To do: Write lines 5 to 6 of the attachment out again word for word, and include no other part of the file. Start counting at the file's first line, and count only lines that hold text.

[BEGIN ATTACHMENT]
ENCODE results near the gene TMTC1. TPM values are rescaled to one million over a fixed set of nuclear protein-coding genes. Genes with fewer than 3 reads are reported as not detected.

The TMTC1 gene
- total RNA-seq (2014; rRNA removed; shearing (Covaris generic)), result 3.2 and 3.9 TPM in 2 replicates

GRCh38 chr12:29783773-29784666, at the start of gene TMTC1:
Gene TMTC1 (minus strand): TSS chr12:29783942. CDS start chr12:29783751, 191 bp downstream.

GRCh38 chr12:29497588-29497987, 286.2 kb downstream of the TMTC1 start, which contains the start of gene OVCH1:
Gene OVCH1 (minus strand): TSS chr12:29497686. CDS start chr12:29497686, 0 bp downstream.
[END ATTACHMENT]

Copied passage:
Gene TMTC1 (minus strand): TSS chr12:29783942. CDS start chr12:29783751, 191 bp downstream.

GRCh38 chr12:29497588-29497987, 286.2 kb downstream of the TMTC1 start, which contains the start of gene OVCH1: